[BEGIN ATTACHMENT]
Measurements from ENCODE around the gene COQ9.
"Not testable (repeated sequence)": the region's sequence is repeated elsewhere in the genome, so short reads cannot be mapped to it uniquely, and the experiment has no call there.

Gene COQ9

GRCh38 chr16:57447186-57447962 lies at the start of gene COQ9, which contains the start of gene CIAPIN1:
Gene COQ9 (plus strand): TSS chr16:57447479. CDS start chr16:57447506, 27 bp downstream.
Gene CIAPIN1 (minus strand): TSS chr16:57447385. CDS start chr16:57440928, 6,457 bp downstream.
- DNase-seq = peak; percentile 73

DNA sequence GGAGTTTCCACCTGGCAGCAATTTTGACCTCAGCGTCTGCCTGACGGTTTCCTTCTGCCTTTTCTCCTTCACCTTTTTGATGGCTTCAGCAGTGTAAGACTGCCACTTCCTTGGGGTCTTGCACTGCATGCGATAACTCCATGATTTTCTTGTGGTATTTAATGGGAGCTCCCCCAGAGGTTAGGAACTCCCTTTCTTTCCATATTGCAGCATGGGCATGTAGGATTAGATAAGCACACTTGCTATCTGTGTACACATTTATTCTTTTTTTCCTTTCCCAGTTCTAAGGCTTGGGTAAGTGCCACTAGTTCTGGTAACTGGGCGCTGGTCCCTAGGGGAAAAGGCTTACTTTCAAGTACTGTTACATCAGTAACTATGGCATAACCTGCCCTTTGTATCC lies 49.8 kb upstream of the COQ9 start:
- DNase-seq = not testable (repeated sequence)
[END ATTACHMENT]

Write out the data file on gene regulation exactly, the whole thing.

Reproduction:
Measurements from ENCODE around the gene COQ9.
"Not testable (repeated sequence)": the region's sequence is repeated elsewhere in the genome, so short reads cannot be mapped to it uniquely, and the experiment has no call there.

Gene COQ9

GRCh38 chr16:57447186-57447962 lies at the start of gene COQ9, which contains the start of gene CIAPIN1:
Gene COQ9 (plus strand): TSS chr16:57447479. CDS start chr16:57447506, 27 bp downstream.
Gene CIAPIN1 (minus strand): TSS chr16:57447385. CDS start chr16:57440928, 6,457 bp downstream.
- DNase-seq = peak; percentile 73

DNA sequence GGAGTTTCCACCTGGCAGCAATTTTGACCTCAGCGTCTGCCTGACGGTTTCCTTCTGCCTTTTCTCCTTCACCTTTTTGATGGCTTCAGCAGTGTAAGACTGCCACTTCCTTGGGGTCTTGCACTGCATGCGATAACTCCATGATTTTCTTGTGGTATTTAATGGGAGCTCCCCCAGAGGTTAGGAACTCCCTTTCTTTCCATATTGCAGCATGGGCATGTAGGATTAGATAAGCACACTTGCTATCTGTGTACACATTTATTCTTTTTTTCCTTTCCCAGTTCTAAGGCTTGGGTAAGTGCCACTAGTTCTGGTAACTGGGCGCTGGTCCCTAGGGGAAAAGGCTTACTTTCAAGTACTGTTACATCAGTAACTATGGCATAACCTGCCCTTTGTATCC lies 49.8 kb upstream of the COQ9 start:
- DNase-seq = not testable (repeated sequence)